An introduction to central simple algebras and their - download pdf or read online

By Grégory Berhuy

ISBN-10: 0821849379

ISBN-13: 9780821849378

Imperative basic algebras come up obviously in lots of parts of arithmetic. they're heavily attached with ring concept, yet also are very important in illustration conception, algebraic geometry and quantity concept. lately, striking functions of the idea of primary easy algebras have arisen within the context of coding for instant communique. The exposition within the publication takes benefit of this serendipity, offering an creation to the speculation of significant basic algebras intertwined with its functions to coding conception. Many effects or structures from the traditional concept are awarded in classical shape, yet with a spotlight on particular thoughts and examples, usually from coding thought. issues coated contain quaternion algebras, splitting fields, the Skolem-Noether Theorem, the Brauer staff, crossed items, cyclic algebras and algebras with a unitary involution. Code structures give the chance for lots of examples and particular computations. This ebook presents an creation to the idea of important algebras obtainable to graduate scholars, whereas additionally featuring issues in coding conception for instant verbal exchange for a mathematical viewers. it's also compatible for coding theorists drawn to studying how department algebras could be beneficial for coding in instant verbal exchange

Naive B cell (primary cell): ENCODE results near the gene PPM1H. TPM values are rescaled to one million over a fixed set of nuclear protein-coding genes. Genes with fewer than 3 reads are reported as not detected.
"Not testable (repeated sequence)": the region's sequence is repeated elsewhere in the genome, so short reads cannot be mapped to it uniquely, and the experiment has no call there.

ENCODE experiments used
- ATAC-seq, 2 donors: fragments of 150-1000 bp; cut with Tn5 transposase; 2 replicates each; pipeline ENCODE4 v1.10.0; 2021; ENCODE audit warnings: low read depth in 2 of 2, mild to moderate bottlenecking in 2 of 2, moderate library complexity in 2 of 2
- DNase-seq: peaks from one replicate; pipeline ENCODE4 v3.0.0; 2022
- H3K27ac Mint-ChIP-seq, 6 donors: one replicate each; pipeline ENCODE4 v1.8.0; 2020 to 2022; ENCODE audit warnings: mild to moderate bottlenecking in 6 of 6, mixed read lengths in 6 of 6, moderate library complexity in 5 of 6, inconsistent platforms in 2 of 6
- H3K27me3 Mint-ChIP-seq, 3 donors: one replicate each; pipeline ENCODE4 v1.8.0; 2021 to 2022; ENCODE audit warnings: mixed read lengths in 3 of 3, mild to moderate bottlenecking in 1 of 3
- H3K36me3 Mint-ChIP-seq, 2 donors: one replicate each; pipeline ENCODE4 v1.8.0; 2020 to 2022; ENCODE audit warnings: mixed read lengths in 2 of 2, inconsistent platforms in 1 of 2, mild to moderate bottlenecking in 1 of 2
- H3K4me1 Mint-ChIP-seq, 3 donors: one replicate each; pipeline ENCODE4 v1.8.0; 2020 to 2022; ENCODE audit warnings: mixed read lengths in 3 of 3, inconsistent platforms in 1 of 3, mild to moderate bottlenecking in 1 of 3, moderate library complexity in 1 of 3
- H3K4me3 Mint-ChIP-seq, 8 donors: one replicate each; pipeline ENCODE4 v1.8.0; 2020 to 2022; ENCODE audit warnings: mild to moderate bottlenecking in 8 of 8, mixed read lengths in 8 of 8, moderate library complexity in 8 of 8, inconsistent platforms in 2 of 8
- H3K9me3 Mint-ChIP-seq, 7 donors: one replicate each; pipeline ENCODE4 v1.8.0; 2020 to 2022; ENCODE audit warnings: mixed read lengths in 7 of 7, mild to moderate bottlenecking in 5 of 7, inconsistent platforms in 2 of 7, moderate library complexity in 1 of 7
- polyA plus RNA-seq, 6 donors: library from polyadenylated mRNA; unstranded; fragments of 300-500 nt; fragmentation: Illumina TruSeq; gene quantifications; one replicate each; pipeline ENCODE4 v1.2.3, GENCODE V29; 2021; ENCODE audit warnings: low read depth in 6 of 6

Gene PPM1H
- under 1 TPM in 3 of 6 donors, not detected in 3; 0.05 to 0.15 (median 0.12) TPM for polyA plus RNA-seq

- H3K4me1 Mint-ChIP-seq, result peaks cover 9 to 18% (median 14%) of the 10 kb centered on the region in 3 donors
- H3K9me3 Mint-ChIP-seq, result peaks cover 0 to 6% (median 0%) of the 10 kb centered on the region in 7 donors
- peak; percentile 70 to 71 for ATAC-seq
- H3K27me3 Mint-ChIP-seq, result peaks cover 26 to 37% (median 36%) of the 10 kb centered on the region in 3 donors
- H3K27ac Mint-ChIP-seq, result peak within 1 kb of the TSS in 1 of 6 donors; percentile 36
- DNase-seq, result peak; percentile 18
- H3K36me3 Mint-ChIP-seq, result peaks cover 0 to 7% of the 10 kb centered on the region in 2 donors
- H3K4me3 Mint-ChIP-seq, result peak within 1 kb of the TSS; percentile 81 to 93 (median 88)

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Extra info for An introduction to central simple algebras and their applications to wireless communication

Example text

Since the minimal polynomial of E11 is X(X − 1), we have B ∼ =k k × k. In particular, B is not simple. Moreover, we have dimk (B) = 2 dimk (A) = 9. 50 III. 3. Let A be a central simple k-algebra, and let L be a subfield of A of degree r over k. Then we have A ⊗k L ∼ =L Mr (CA (L)). Proof. Since L is a simple k-subalgebra of A and ZA (L) = L (since L is commutative), the last part of the Centralizer Theorem gives ∼L Mr (L ⊗L CA (L)). A ⊗k L = Since L ⊗L CA (L) ∼ =L CA (L), we are done. Exercises 1.

Proof. Assume that Mn (A) ∼ =k Mn (B). By Wedderburn’s theorem, we may write A∼ =k Ms (D ), where D, D are central division k-algebras. We =k Mr (D) and B ∼ then have Mnr (D) ∼ =k Mns (D ). By the uniqueness part of Wedderburn’s theorem, we have nr = ns and D ∼ =k D , which implies that A ∼ =k B. 3. If k is algebraically closed, every central simple k-algebra is isomorphic to a matrix algebra. Proof. By Wedderburn’s theorem, it is enough to prove that every central division k-algebra D is equal to k.

In this setting, a submodule is just a left (resp. right) ideal of R. (2) If R = k is a field, then an R-module is nothing but a k-vector space. (3) If M is a left (resp. right) R-module, so is M n for any n ≥ 1, an element a ∈ R acting componentwise. In particular, Rn is a left (resp. right) R-module for any n ≥ 1. (4) If I is a left ideal of R, the abelian group R/I has a natural left R-module structure, where the scalar multiplication is given by R × R/I −→ R/I (a, x) −→ a·x. The reader will check that this map is indeed well-defined.

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An introduction to central simple algebras and their applications to wireless communication by Grégory Berhuy


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